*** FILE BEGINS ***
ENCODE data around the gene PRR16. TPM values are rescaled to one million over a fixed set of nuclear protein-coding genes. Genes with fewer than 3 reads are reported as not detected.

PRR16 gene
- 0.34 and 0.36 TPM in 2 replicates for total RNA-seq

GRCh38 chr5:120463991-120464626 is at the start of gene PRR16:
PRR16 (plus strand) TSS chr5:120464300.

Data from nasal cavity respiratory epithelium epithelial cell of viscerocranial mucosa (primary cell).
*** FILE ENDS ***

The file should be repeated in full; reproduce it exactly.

ENCODE data around the gene PRR16. TPM values are rescaled to one million over a fixed set of nuclear protein-coding genes. Genes with fewer than 3 reads are reported as not detected.

PRR16 gene
- 0.34 and 0.36 TPM in 2 replicates for total RNA-seq

GRCh38 chr5:120463991-120464626 is at the start of gene PRR16:
PRR16 (plus strand) TSS chr5:120464300.

Data from nasal cavity respiratory epithelium epithelial cell of viscerocranial mucosa (primary cell).